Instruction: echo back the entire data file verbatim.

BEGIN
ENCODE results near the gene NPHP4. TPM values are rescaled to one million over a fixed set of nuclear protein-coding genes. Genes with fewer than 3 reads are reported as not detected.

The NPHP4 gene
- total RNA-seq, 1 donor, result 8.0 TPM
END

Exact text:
ENCODE results near the gene NPHP4. TPM values are rescaled to one million over a fixed set of nuclear protein-coding genes. Genes with fewer than 3 reads are reported as not detected.

The NPHP4 gene
- total RNA-seq, 1 donor, result 8.0 TPM